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Ashley Madison Hack Aftermath Includes Spam, Blackmail, and a Class Action Lawsuit

2015-08-24 06:00

The Ashley Madison hack that took place last month, followed by the exposure of user data during the past week, is now rearing its ugly head, with various individuals and companies trying to take advantage of the users who had their personal life exposed online.

The Impact Team, the group that hacked the adult dating site, only planned to release personal user details if the Ashley Madison (AM) site wasn't shut down.

While this obviously didn't happen, the hackers were kind enough to leave nude photos out of the leak, proving that they had more good sense than the AM admins, who stored almost everything on their users, even credit card transaction details, despite advertising complete anonymity for its members.

Now, with around 30GB of personal user data and internal company emails available online, the true aftermath of the AM leak is starting to show.

We aren't talking about the media scrutiny the company is facing, but the abuses the Ashley Madison userbase is starting to be subjected to.

The blackmail...

The first one, as reported by Rick Romero, the Information Technology Manager at VF IT Services, for Brian Krebs' security blog, is blackmailing attempts.

According to Mr. Romero, who works for an US-based email provider, his company's spam filters have detected blackmailing campaigns that specifically target users who had their emails exposed in the Ashley Madison hack.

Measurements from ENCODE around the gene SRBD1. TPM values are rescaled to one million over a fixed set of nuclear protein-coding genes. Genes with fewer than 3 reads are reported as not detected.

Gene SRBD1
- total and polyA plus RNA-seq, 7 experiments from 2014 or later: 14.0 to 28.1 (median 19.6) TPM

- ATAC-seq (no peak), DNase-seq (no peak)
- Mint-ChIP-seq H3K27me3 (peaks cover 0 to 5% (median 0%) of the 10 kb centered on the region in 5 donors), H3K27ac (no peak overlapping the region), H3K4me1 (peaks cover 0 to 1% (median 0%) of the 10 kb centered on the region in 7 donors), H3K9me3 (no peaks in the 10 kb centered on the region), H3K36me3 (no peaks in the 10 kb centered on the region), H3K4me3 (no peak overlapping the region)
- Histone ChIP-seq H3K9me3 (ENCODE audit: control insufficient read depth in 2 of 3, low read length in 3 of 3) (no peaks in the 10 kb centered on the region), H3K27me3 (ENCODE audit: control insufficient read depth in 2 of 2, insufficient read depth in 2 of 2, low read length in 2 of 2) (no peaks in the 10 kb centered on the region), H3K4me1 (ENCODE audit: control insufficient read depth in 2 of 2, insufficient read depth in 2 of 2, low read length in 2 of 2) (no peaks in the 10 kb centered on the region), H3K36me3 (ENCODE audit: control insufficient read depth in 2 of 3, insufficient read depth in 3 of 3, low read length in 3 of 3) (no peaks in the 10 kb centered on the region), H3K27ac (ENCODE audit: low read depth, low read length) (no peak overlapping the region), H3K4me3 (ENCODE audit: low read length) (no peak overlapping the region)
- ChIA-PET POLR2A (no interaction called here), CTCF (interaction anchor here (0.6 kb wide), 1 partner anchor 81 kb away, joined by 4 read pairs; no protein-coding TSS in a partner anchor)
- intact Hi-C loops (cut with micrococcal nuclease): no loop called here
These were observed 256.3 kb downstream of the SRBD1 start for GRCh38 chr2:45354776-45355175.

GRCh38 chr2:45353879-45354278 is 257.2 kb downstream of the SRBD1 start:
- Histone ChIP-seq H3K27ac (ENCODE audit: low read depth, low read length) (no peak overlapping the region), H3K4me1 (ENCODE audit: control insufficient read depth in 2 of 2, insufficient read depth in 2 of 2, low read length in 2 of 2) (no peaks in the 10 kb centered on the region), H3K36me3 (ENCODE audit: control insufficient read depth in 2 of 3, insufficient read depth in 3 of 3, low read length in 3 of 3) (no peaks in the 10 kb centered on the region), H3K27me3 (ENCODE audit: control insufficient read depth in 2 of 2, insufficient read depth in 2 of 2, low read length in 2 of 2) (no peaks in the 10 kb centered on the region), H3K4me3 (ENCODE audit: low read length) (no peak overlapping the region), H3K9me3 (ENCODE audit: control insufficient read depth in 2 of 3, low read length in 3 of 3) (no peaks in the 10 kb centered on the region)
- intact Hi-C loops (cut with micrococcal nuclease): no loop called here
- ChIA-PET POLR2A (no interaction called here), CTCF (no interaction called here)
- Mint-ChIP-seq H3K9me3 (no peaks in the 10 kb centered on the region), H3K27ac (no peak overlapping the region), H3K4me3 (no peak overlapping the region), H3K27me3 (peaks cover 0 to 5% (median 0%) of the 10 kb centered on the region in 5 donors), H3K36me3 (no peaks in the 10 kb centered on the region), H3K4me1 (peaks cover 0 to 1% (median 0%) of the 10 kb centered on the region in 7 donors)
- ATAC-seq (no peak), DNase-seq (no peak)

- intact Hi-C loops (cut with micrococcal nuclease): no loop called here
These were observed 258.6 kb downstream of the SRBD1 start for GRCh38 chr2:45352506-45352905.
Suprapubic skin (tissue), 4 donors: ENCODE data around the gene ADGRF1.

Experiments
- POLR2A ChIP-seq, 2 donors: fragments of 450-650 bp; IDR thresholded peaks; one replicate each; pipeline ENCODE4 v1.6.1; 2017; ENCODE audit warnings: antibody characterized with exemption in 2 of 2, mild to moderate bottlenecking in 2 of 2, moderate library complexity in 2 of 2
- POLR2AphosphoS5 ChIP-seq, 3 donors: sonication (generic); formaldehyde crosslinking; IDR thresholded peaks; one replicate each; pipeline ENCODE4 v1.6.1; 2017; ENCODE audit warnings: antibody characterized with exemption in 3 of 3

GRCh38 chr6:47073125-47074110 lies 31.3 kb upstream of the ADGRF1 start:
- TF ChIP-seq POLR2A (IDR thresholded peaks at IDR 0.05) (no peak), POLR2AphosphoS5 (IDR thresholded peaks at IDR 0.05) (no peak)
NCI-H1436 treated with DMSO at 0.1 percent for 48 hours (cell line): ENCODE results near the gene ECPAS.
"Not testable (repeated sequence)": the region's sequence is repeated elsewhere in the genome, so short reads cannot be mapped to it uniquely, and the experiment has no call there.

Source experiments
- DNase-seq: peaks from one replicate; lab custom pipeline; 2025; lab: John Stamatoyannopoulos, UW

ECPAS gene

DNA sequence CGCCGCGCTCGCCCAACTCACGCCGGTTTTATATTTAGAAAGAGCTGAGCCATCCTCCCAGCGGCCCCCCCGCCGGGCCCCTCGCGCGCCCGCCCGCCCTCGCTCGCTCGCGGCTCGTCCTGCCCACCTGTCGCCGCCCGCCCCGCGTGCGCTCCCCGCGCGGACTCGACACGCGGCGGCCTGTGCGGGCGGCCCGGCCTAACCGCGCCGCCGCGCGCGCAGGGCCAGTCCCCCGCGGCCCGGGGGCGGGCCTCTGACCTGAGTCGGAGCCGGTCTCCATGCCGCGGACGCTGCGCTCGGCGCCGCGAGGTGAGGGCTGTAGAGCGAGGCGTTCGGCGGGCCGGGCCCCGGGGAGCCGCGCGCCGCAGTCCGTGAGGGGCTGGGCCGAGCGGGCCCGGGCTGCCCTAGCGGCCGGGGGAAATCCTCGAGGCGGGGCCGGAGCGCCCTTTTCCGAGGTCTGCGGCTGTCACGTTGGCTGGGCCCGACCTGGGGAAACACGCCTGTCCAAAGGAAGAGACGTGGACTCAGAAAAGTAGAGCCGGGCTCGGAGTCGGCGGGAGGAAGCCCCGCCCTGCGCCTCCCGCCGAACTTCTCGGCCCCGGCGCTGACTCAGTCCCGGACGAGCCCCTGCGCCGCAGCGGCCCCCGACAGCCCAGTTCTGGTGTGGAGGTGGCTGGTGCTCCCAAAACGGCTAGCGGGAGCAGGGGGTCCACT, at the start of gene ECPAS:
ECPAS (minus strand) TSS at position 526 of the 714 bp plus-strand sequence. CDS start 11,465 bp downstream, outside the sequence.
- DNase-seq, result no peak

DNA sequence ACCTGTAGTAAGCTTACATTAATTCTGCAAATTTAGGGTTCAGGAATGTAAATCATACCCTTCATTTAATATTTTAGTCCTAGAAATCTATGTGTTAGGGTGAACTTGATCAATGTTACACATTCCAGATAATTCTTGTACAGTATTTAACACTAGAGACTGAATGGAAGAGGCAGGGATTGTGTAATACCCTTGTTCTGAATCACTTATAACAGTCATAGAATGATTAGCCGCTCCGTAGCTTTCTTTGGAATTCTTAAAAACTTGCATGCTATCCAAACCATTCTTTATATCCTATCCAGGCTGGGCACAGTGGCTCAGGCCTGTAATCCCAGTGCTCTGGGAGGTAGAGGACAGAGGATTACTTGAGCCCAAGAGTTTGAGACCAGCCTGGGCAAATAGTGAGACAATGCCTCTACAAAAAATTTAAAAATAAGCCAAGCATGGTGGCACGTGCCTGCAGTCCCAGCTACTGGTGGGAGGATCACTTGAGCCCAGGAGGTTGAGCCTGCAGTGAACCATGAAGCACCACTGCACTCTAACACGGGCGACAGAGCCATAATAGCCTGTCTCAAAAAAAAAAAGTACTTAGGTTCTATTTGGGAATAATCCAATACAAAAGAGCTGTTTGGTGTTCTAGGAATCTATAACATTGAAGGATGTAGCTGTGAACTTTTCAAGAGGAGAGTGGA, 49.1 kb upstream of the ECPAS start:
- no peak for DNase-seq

These emails require a payment of 1 Bitcoin from users who used personal data in registering AM accounts, otherwise the scammer will expose his findings to the person's "significant other."

Blackmail message received by Ashley Madison users
Blackmail message received by Ashley Madison users

The spam...

While this was to be expected from such a huge data leak, what was not was for a Web-based company to collect all the exposed data and make it searchable.

This is what Trustify did, allowing anyone to search and see if their personal details were exposed, or if the emails and names of their friends were included in the AM leak.

The problem with this is that Trustify collected all user search queries and then started sending out emails spam to all the users who have been searched on the site, urging them to contact a Trustify consultant to see what can be done to remove their personal details from the Internet. Like that could ever be done (please roll your eyes while reading this).

The class action lawsuit...

Things went a little farther in Canada, and as CTV News reports, two Canadian law firms have already set up a class action lawsuit against the two companies that run the Ashley Madison website, Avid Dating Life Inc. and Avid Life Media Inc..

The lawsuit asks for $760 million (Canadian dollars) / $575 million / €500 million in damages for Canadian users of ashleymadison.com, and it has one single plaintiff that is willing to come forward, until now.

The possible suicide...

Unfortunately, more sad news are coming out following the Ashley Madison hack.

San Antonio (California, USA) police are currently investigating the suicide of a city employee who had his email leaked in the recent AM hack, as San Antonio Current is reporting.

No details have been released yet about the real cause of the suicide.

Source: WLoRXYtJXZ0ZWYts2YhhWLu92cpRWYt1SelxGazF2LzdXZu9SbvNmLhlGZlBHdm92cuM3dl52LvoDc0RHa/ca.ssr.dps

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